CrutchI guess I should start a series of these and call it “Did you really just say that?” Sometimes I feel like people don’t really think before they speak.

I was walking through the grocery store the other day when a lady stepped out in front of me with her cart. We did the awkward dance before I stepped around her. I laughed and said “Sorry, it’s hard to change directions.” It was supposed to be a joke because that’s how I relieve tension. The appropriate response would have been to laugh with me and walk away. Instead she stopped and looked like she was working up to something. So I waited politely, mentally tapping my foot because this was supposed to be a quick stop with my husband waiting outside.

Finally, she came up with, “I’m sorry. About…” She gestured to my feet and back up to my head. “It’s just so terrible.”

I said, “It’s okay,” because what the hell else am I supposed to say? I get this one a lot, this and the “When are you getting better?” This lady basically stopped me in the grocery store to tell me she felt sorry for me. At least that’s the interpretation I’m going with. I guess her gesture could have meant “It’s just so terrible you’re alive.”

I’ll give her the benefit of the doubt and say it was the first one, because, you know, everyone wants to know they inspire pity in the rest of the human race. In what world is that encouraging? In what world is it accurate? My life isn’t exactly the mire of aborted dreams and hopelessness she seems to think it is. Oh, I’m just hanging in there until I die. Given how many kids (and adults, though they won’t admit it) want to play with my crutches and my wheelchair, I must have it pretty good.

And it’s funny because I get the complete opposite occasionally, too. The “you’re so inspiring” or “brave”. Now, I wonder how many people are thinking the “I’m sorry for her” while pasting the “inspiration” thing on it to make it more palatable.

Either way, I wonder if people really realize what they’re saying or if they need it played back to thm.

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Loving the Small Things

The Blade ItselfThe Blade Itself by Joe Abercrombie

Look I’m having a really hard time writing a summary for this and it’s Nanowrimo, so give me a break and if you want to know what the book is about, go here.

 

Joe Abercrombie does not write my favorite books, but he certainly writes some of the most fascinating. I actually read this for the first time while Justin Landon was doing his re-read over at Tor.com. A happy coincidence. And it was a great way to read such a layered and complex work. I could read it for myself, draw my own conclusions and then hop over to see what Justin had to say about this or that chapter. I’m not an avidly analytical reader so I was surprised and proud to see I actually picked up on a lot of the same themes he was so excited about.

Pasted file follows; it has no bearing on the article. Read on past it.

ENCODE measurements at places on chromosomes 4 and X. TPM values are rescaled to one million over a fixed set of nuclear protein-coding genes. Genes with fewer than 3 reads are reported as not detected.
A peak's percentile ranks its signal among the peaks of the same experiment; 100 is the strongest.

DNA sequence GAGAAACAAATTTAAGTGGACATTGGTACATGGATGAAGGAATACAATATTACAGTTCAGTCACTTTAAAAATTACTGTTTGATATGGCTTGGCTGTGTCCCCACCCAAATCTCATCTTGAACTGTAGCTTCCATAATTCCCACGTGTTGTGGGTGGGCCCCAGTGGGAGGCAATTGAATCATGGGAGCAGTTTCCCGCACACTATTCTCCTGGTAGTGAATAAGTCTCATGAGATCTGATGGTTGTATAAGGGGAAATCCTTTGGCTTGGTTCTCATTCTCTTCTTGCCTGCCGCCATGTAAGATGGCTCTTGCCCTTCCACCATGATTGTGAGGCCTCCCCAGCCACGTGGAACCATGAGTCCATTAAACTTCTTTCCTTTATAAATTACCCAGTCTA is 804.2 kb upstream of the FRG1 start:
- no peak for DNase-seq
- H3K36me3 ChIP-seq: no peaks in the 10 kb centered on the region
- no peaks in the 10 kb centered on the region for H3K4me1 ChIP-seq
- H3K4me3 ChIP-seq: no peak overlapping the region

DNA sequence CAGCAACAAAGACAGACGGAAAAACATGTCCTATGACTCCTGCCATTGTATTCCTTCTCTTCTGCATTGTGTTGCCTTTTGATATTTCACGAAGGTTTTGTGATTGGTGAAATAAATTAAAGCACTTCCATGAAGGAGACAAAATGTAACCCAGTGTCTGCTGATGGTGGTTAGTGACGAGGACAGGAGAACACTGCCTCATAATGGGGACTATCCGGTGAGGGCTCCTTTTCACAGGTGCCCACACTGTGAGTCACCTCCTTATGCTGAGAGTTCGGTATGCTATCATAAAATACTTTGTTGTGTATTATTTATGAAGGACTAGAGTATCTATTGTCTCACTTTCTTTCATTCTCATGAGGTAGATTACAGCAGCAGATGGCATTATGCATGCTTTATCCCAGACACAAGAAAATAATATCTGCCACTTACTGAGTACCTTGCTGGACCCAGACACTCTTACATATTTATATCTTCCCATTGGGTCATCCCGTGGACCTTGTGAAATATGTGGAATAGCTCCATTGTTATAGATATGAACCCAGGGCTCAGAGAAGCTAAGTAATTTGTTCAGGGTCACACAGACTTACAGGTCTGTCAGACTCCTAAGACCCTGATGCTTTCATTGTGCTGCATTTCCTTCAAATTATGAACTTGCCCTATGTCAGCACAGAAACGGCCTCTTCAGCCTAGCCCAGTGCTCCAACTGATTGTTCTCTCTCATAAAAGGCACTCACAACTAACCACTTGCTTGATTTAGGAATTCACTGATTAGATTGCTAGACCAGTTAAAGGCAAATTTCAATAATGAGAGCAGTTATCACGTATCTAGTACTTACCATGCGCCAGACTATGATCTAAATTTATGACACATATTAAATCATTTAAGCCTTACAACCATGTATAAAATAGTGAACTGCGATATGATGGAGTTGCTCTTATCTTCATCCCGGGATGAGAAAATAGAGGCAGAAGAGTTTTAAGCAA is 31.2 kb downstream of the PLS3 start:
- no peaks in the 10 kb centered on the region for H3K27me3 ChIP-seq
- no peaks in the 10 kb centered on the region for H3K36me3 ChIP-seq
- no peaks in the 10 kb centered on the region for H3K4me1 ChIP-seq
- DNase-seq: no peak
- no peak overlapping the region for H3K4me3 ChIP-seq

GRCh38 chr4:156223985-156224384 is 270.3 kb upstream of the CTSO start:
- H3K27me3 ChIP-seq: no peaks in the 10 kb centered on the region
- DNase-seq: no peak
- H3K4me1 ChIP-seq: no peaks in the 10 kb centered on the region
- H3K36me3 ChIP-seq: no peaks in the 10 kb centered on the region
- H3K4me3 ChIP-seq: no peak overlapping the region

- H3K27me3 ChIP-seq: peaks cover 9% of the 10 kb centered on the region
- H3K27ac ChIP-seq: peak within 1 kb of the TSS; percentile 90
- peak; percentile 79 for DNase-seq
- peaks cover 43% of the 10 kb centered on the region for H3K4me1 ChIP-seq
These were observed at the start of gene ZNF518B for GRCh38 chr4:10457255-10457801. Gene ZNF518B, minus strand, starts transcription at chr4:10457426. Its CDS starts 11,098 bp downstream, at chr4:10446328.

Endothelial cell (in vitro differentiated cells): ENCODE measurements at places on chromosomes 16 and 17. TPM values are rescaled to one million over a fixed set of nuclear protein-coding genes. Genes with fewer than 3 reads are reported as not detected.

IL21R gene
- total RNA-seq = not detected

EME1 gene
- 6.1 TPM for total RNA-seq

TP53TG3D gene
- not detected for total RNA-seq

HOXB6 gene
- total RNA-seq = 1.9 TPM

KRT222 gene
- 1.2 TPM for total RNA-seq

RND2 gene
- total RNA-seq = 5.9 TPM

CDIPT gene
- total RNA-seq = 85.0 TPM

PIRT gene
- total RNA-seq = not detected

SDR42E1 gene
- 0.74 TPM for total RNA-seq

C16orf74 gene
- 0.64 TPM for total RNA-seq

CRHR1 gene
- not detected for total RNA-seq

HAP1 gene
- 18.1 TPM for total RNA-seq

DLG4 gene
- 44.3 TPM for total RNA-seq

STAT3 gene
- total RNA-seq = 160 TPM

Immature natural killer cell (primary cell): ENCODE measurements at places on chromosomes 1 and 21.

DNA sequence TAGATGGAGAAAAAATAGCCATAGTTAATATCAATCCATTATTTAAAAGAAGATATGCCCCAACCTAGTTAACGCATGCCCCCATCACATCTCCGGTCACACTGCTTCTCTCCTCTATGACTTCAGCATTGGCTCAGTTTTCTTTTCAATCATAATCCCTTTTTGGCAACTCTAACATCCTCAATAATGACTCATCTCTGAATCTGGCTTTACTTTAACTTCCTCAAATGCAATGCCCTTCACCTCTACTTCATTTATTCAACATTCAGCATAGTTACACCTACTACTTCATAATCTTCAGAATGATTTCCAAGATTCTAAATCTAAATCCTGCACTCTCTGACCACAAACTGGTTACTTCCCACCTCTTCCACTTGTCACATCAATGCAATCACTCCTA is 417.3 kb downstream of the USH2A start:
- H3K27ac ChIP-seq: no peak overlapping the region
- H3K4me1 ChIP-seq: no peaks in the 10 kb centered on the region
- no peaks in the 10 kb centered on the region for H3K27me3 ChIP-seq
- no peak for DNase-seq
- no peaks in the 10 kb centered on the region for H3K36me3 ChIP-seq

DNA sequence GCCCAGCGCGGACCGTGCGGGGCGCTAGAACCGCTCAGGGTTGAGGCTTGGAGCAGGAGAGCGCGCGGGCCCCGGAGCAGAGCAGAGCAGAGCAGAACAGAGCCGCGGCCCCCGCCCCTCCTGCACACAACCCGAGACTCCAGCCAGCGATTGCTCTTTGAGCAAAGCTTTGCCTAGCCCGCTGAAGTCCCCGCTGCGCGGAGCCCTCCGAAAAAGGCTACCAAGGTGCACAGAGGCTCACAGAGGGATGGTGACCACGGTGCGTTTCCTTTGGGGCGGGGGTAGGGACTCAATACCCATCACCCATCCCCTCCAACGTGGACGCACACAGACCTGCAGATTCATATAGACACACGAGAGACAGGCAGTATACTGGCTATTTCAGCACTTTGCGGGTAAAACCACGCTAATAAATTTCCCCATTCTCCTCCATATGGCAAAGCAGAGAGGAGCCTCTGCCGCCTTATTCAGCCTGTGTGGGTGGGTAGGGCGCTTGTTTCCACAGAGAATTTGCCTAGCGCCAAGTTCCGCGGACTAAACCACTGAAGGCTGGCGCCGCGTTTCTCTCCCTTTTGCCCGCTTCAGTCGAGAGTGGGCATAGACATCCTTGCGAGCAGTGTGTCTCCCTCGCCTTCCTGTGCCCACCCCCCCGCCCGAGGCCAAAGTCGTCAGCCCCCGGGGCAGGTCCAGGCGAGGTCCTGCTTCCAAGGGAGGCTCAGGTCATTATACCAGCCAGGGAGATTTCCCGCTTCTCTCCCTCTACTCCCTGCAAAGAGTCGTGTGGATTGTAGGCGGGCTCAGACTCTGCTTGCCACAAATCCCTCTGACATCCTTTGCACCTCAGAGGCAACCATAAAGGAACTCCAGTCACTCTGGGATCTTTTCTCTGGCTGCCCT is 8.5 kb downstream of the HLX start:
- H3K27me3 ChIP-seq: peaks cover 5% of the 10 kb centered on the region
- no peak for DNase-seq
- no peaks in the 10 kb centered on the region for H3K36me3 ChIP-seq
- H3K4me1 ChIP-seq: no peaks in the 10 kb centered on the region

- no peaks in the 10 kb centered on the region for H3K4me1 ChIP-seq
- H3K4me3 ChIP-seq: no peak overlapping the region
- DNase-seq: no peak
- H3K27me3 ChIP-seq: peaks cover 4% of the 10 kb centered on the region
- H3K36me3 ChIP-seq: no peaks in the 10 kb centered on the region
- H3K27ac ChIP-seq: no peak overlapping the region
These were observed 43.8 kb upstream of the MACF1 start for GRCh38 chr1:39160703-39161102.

Of those themes, one of my favorites was that of heroism. Abercrombie presents us with three possible heroes: the noble swordsman – literally, not morally; the barbarian – not as popular an archetype as the swordsman but still widely recognized; and the crippled torturer – who’s not on any list as far as I can tell. With two much celebrated archetypes readily available, why would we even notice the third? Well, the swordsman is a self-obsessed bastard, and the barbarian is practical, and well, let’s be honest, just a little boring. So the one we’re drawn to is the third. And despite the fact that he tortures people for a living and all his bitching and moaning (or maybe because of it, he does it so well, after all), Glokta is surprisingly sympathetic.

I’m having a hard time cataloguing Glokta’s disabilities because they’re so creative and so many. He was once a brilliant, arrogant swordsman himself. Then he went to war. The enemy’s torturers left him a different man. Now, I usually associate torture with excruciating pain that lasts as long as it takes to get someone to say what you want them to say. But Glokta’s torturers made sure that the pain they inflicted would last for the rest of his life. He’s missing half his teeth, he barely walks, he’s got some pretty significant nerve damage, and I’m not sure what’s wrong with his back, but let’s just say it’s worse than mine.